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article imageOp-Ed: New DADT — US military bans, expels transgender service members

By Brett Wilkins     Mar 14, 2013 in Politics
Washington - It's been a year and a half since 'Dont' Ask, Dont' Tell,' the Pentagon's long-standing ban on gays and lesbians serving openly in the US armed forces, officially ended.
But the celebration that accompanied the end of DADT was clouded by the little-reported reality that a whole segment of the American population is still barred from joining the service and faces expulsion from the military should their true identities be discovered.
The end of DADT was hailed by many social justice advocates as a great day for LGBT rights. This is only partially true. For the "L" (lesbians), "G" (gays) and "B" (bisexuals), this was certainly true. But for the "T"-- transgender individuals-- nothing could be further from the truth. Not only are patriotic transgender aspirants barred from joining the military, any trans people discovered serving are subject to expulsion, even if they're just cross-dressing.
This is because being transgendered is still considered a "psychosexual" ailment by the Pentagon. It's called Gender Identity Disorder (GID), and not only is it no longer considered a 'disorder' by the American Psychiatric Association, the very notion of it being one illustrates the ignorance of those who designate it as such. When trans people express their true gender identities, it may confuse and appall those who are unfamiliar with the issue. But the person expressing his or herself certainly is not confused, and it can be argued that forced denial of an individual's correct identity is the true disorder.
And so it is that many transgender service members-- nobody really knows how many there are, since they must remain closeted or risk dishonorable discharge-- fight a daily battle to pass for their biological sex and hide their true identities from everyone around them, no matter how admirably they serve. For pre-operational transsexuals, passing is all the more difficult. Add in the military mindset, which places great importance on honor, and living a lie can be downright agonizing for transgender service members.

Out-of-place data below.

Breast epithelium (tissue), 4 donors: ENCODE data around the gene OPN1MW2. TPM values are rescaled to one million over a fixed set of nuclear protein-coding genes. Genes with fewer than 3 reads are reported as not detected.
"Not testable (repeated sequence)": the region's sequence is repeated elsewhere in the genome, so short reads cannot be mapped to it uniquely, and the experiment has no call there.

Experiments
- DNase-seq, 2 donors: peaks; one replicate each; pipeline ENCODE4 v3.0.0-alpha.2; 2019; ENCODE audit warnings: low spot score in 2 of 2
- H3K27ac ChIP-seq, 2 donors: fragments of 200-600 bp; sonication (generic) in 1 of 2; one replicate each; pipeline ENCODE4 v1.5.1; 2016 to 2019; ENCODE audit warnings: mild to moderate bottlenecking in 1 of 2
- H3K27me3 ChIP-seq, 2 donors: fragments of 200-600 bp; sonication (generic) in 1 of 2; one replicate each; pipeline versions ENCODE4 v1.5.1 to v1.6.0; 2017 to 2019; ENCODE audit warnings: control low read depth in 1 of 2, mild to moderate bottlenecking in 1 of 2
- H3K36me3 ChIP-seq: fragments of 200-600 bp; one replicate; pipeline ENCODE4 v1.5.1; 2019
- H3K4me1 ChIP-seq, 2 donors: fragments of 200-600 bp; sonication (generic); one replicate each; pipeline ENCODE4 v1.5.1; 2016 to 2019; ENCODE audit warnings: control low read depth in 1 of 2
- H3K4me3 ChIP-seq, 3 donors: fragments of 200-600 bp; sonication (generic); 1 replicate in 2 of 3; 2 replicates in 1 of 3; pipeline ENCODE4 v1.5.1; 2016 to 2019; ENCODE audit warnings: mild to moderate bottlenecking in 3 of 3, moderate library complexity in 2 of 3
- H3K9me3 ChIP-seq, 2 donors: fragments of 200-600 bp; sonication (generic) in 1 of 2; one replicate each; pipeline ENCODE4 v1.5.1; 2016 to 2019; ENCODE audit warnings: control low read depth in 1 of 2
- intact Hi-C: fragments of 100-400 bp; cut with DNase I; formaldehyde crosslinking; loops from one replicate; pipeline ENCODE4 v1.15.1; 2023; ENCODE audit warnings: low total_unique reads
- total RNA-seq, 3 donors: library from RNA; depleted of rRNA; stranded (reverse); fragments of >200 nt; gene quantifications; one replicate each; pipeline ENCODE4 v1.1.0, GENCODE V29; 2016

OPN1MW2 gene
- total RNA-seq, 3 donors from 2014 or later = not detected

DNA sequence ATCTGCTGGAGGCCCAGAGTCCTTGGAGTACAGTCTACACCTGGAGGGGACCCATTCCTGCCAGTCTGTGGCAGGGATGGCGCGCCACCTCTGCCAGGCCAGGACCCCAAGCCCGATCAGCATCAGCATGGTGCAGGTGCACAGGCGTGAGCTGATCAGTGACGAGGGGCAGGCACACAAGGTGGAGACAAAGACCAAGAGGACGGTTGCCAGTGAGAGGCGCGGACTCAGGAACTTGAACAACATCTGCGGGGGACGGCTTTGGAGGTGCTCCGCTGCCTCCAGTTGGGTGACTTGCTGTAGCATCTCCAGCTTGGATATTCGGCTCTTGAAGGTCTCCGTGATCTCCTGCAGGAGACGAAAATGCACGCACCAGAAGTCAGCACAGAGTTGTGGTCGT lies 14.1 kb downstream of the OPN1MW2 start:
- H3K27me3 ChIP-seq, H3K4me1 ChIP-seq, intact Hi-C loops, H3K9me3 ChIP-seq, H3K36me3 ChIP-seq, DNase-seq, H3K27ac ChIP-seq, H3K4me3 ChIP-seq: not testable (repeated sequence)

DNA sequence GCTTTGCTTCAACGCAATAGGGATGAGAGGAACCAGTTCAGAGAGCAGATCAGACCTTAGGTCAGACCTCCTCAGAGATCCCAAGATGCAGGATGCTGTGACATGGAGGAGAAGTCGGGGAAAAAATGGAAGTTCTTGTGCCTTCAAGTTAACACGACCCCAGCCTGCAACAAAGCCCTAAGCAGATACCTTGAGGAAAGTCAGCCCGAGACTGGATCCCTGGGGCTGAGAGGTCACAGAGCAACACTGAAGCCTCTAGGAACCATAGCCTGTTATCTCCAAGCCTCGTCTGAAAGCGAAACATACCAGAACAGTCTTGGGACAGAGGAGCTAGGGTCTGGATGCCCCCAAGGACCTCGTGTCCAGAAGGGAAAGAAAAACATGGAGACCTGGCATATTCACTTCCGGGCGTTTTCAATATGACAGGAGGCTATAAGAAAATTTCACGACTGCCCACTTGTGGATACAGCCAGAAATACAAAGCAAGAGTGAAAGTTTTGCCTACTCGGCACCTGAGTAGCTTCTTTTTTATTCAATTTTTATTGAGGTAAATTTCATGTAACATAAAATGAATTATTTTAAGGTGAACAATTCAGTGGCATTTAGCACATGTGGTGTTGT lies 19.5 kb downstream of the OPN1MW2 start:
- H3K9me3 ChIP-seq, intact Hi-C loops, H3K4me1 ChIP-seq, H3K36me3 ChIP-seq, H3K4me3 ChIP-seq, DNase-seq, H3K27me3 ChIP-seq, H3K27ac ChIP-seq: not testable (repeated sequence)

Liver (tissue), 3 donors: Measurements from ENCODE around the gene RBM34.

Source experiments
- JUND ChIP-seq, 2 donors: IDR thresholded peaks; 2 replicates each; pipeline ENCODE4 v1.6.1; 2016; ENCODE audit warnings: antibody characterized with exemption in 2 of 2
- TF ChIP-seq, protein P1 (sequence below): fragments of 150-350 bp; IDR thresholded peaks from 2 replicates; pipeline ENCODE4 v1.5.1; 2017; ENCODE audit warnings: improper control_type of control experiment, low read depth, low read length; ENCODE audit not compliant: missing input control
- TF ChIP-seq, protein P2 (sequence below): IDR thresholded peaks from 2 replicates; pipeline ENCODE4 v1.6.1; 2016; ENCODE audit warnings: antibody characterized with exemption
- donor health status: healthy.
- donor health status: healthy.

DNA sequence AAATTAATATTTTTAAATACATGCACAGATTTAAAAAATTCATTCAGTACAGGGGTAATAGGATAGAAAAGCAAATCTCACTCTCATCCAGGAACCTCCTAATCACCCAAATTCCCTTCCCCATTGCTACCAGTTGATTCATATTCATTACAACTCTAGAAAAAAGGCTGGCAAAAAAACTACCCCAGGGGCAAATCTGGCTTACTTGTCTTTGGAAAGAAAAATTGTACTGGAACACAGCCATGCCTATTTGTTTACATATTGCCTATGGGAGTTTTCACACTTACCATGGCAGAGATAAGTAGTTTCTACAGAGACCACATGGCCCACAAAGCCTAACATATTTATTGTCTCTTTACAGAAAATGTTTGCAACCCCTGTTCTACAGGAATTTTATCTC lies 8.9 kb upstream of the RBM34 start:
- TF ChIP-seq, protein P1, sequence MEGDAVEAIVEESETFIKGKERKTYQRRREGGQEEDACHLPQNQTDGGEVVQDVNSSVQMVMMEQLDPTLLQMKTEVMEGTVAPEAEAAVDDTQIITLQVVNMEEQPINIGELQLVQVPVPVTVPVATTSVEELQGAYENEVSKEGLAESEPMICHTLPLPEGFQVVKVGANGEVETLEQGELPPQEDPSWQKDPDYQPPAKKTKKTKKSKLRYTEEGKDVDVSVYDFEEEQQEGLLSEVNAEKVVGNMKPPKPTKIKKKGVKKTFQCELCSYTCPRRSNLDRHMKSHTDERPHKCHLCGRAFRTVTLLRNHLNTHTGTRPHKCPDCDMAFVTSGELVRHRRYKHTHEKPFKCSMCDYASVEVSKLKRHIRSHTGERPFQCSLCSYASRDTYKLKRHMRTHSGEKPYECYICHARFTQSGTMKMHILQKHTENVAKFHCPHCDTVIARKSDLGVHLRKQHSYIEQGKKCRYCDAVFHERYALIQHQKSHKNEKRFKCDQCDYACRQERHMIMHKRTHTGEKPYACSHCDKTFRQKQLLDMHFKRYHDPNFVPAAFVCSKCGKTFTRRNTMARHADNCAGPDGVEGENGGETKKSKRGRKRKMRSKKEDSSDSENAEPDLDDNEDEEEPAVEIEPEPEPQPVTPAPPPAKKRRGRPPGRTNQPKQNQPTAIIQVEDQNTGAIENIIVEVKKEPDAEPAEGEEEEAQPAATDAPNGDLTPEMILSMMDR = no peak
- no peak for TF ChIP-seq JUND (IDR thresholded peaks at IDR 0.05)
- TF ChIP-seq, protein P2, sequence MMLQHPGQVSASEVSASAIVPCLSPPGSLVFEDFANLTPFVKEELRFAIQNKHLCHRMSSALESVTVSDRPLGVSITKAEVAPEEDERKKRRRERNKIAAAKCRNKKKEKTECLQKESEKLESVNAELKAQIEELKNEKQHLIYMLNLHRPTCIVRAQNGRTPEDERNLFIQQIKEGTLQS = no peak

"When you're in the Army you're taught core values-- two of those are honesty and integrity," Jack K., a female-to-male (FTM) transsexual who was booted from the service in 2007 under the old DADT rules, told the Harvard Crimson. "You can't live that and lie about important parts of your life."
The old-school 'binary view' of human bodies, that they can only assume two biological forms-- male and female-- is giving way to more fluid, less rigid interpretations that more accurately reflect the true spectrum of human sexuality. The existence of a 'third sex' is increasingly acknowledged, and nations such as India, Nepal and even Pakistan have officially recognized transgender individuals as members of a distinct third gender. This is nothing new-- as far back as ancient Sumeria, cultures around the globe have recognized the existence of individuals who were neither male nor female.
That's not to say that many of the transgender troops identify themselves as third gender. The vast majority don't. The point is to call attention to the fact that gender identity is fluid and varies widely and that faithful expression of one's true self is not a mental disorder.
Gender identity experts say the Pentagon is capable of updating its rigid, discriminatory and ignorant classification of transgender individuals.
"There is no reason why the military cannot use objective, rational criteria to determine if a trans person is fit to serve," National Center for Transgender Equality (NCTE) executive director Mara Keisling told OutServe Magazine. "The range of trans people is huge. Some people may have already transitioned entirely by the time they want to serve. Some people may identify as trans but have no desire to physically transition. But they're still not allowed to serve because the disqualification is condition-based, not dependent upon the individual."
"Whether I have an Adam's Apple or not does not affect the way I serve," Jack K. told the Crimson. "... If anything, my transition has enhanced [my ability to serve.] I can do more push-ups and run faster."
It's high time for the Obama administration to do the right thing by the nation's millions of transgender individuals and begin the process of repealing the military's discriminatory and ignorant ban on transgender service members. The fact that we're even having this conversation in 2013 shows just how far we still have to evolve before we really are a nation that truly offers "liberty and justice for all."
This opinion article was written by an independent writer. The opinions and views expressed herein are those of the author and are not necessarily intended to reflect those of
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